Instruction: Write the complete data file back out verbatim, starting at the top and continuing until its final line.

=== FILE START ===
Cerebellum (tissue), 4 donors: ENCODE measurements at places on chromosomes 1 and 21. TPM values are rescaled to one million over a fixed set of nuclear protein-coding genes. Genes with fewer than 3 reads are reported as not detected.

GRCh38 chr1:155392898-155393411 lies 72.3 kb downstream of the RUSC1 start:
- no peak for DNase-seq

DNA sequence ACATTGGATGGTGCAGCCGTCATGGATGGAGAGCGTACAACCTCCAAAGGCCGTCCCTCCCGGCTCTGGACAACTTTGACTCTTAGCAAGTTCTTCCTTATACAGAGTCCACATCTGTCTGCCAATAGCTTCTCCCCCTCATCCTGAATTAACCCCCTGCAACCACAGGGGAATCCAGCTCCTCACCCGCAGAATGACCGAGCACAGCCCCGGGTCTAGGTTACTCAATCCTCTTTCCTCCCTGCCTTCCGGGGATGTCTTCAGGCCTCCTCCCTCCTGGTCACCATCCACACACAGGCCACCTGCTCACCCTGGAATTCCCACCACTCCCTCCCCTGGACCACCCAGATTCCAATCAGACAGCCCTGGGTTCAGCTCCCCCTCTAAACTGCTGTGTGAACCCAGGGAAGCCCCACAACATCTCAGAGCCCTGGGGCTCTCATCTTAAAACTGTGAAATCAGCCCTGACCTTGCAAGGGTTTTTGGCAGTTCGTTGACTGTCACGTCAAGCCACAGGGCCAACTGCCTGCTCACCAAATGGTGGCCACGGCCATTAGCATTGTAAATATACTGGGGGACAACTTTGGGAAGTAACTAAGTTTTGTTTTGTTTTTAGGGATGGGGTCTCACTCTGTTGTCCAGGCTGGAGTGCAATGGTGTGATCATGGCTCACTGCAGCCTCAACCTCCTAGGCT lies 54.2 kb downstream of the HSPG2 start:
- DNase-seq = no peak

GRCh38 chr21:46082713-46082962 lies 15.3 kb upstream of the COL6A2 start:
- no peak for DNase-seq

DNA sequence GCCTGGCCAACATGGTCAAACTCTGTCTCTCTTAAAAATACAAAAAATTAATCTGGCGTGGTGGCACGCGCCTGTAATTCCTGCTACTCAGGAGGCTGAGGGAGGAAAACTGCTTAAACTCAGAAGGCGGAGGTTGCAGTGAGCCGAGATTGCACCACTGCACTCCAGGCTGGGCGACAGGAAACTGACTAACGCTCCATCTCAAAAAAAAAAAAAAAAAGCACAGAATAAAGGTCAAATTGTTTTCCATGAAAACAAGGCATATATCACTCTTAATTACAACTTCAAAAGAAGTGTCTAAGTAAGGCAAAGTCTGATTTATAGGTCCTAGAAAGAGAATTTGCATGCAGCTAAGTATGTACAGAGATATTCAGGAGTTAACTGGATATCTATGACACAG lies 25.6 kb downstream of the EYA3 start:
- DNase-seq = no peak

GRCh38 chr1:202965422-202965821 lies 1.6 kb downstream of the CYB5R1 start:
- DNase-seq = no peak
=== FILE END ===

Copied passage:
Cerebellum (tissue), 4 donors: ENCODE measurements at places on chromosomes 1 and 21. TPM values are rescaled to one million over a fixed set of nuclear protein-coding genes. Genes with fewer than 3 reads are reported as not detected.

GRCh38 chr1:155392898-155393411 lies 72.3 kb downstream of the RUSC1 start:
- no peak for DNase-seq

DNA sequence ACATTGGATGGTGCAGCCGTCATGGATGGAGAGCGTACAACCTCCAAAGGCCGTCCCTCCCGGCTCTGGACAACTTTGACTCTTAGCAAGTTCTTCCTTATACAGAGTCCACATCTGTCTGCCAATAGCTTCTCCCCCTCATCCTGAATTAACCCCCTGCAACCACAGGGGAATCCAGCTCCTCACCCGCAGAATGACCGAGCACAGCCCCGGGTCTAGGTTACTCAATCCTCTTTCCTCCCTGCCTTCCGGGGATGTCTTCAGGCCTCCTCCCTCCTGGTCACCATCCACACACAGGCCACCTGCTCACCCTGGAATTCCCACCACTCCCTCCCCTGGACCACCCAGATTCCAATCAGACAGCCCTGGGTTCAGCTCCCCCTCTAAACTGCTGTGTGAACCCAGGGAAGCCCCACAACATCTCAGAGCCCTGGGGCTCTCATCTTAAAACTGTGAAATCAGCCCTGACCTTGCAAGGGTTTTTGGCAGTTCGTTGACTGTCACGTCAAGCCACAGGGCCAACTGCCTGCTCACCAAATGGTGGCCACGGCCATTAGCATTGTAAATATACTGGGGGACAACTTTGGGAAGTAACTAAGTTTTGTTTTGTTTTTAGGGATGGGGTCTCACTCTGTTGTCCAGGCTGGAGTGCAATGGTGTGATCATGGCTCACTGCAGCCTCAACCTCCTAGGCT lies 54.2 kb downstream of the HSPG2 start:
- DNase-seq = no peak

GRCh38 chr21:46082713-46082962 lies 15.3 kb upstream of the COL6A2 start:
- no peak for DNase-seq

DNA sequence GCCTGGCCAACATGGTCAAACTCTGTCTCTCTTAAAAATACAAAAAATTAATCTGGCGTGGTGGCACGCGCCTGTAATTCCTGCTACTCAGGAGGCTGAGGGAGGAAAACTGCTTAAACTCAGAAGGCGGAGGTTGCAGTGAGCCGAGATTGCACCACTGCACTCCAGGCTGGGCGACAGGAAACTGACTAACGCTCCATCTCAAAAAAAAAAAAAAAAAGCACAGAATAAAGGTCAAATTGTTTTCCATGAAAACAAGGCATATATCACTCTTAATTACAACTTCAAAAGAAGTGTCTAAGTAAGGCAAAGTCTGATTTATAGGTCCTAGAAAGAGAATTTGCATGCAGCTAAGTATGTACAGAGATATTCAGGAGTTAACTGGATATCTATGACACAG lies 25.6 kb downstream of the EYA3 start:
- DNase-seq = no peak

GRCh38 chr1:202965422-202965821 lies 1.6 kb downstream of the CYB5R1 start:
- DNase-seq = no peak